Treatise on International Criminal Law

Treatise on International Criminal Law Author Kai Ambos
ISBN-10 9780199665600
Release 2014-01
Pages 339
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This is the second of three volumes of a treatise on the principles and practice of international criminal law, from its foundations to its future. Volume 2 analyses the the substantive part of international criminal law dealing with the core crimes, including genocide, crimes against humanity, war crimes, and aggression, as well as sentencing.



Sentencing in International Criminal Law

Sentencing in International Criminal Law Author Silvia D'Ascoli
ISBN-10 9781847318169
Release 2011-04-01
Pages 422
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This book deals with sentencing in international criminal law, focusing on the approach of the UN ad hoc Tribunals for the former Yugoslavia (ICTY) and Rwanda (ICTR). In contrast to sentencing in domestic jurisdictions, and in spite of its growing importance, sentencing law is a part of international criminal law that is still 'under construction' and is unregulated in many aspects. International sentencing law and practice is not yet defined by exact norms and principles and as yet there is no body of international principles concerning the determination of sentence, notwithstanding the huge volume of sentencing research and the extensive modern debate about sentencing principles. Moreover international judges receive very little guidance in sentencing matters: this contributes to inconsistencies and may increase the risk that similar cases will be sentenced in different ways. One purpose of this book is to investigate and evaluate the process of international sentencing, especially as interpreted by the ICTY and the ICTR, and to suggest a more comprehensive and coherent system of guiding principles, which will foster the development of a law of sentencing for international criminal justice. The book discusses the law and jurisprudence of the ad hoc Tribunals, and also presents an empirical analysis of influential factors and other data from ICTY and ICTR sentencing practice, thus offering quantitative support for the doctrinal analysis. This publication is one of the first to be entirely devoted to the process of sentencing in international criminal justice. The book will thus be of great interest to practitioners, academics and students of the subject.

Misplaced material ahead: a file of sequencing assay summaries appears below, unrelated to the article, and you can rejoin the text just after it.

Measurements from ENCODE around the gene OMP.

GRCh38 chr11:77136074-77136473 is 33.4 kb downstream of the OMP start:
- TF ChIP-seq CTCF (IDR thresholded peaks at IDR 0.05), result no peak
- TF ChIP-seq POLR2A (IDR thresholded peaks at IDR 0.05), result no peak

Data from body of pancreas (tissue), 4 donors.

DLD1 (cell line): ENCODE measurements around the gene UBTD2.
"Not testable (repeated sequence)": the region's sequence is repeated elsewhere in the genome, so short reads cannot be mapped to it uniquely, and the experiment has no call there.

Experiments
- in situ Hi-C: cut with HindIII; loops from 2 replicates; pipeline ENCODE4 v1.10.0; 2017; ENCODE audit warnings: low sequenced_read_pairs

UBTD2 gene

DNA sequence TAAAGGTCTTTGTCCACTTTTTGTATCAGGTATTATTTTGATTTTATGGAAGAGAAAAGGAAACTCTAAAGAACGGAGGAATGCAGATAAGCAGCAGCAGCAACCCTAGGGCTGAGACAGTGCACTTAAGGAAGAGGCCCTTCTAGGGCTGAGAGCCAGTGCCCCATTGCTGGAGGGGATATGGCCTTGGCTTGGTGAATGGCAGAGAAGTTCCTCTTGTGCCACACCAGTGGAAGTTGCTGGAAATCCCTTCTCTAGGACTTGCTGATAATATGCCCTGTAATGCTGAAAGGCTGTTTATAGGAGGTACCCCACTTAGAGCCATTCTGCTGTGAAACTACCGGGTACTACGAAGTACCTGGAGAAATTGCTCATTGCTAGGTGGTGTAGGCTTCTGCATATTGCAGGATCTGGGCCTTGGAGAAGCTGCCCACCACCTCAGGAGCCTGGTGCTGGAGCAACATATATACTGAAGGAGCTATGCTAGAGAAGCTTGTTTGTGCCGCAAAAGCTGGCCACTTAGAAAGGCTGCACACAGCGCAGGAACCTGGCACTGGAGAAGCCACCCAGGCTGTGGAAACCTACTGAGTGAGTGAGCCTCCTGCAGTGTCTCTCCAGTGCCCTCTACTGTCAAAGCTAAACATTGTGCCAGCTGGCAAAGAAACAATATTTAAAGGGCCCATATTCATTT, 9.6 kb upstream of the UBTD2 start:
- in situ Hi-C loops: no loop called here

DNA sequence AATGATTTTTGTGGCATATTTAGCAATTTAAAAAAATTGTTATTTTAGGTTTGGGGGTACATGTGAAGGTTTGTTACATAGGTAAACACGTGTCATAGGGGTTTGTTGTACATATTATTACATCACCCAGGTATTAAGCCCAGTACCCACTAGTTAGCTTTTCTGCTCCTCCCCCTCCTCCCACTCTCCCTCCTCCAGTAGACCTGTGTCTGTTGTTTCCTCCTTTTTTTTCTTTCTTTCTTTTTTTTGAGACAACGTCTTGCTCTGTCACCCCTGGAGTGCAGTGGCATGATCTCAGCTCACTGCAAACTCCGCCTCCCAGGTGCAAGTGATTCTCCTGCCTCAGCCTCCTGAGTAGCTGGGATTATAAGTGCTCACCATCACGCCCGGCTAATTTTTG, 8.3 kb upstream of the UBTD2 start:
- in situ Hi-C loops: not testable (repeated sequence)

From Nuremberg to The Hague

From Nuremberg to The Hague Author Philippe Sands
ISBN-10 0521536766
Release 2003-03-06
Pages 192
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A 2003 collection of lectures examining the evolution of international criminal justice from World War II to date.



Complicity in International Criminal Law

Complicity in International Criminal Law Author Marina Aksenova
ISBN-10 9781509900107
Release 2016-12-15
Pages 344
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This book tackles one of the most contentious aspects of international criminal law Â? the modes of liability. At the heart of the discussion is the quest for balance between the accused's individual contribution and the collective nature of mass offending. The principle of legality demands that there exists a well-defined link between the crime and the person charged with it. This is so even in the context of international offending, which often implies 'several degrees of separation' between the direct perpetrator and the person who authorises the atrocity. The challenge is to construct that link without jeopardising the interests of justice. This monograph provides the first comprehensive treatment of complicity within the discipline and beyond. Extensive analysis of the pertinent statutes and jurisprudence reveals gaps in interpreting accessorial liability. Simultaneously, the study of complicity becomes a test for the general methods and purposes of international criminal law. The book exposes problems with the sources of law and demonstrates the absence of clearly defined sentencing and policy rationales, which are crucial tools in structuring judicial discretion.